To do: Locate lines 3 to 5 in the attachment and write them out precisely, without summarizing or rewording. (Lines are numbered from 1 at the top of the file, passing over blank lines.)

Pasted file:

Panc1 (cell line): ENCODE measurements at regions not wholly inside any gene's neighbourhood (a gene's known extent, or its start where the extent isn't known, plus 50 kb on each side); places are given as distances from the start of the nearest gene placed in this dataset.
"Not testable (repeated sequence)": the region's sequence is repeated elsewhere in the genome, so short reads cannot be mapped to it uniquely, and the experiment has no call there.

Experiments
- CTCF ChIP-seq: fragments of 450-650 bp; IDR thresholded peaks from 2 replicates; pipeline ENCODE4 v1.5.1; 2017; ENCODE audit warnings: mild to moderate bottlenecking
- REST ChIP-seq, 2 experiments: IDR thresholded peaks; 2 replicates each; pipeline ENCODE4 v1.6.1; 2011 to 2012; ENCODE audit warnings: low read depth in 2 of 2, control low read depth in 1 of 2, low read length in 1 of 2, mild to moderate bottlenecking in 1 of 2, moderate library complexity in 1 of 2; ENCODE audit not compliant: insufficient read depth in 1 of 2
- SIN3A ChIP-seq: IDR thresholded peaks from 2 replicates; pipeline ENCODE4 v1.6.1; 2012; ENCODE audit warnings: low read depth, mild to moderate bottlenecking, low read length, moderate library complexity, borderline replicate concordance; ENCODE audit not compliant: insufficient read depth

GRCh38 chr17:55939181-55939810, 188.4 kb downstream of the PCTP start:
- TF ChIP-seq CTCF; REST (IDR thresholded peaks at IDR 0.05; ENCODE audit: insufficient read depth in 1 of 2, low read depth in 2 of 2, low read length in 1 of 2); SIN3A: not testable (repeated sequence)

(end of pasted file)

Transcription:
Experiments
- CTCF ChIP-seq: fragments of 450-650 bp; IDR thresholded peaks from 2 replicates; pipeline ENCODE4 v1.5.1; 2017; ENCODE audit warnings: mild to moderate bottlenecking
- REST ChIP-seq, 2 experiments: IDR thresholded peaks; 2 replicates each; pipeline ENCODE4 v1.6.1; 2011 to 2012; ENCODE audit warnings: low read depth in 2 of 2, control low read depth in 1 of 2, low read length in 1 of 2, mild to moderate bottlenecking in 1 of 2, moderate library complexity in 1 of 2; ENCODE audit not compliant: insufficient read depth in 1 of 2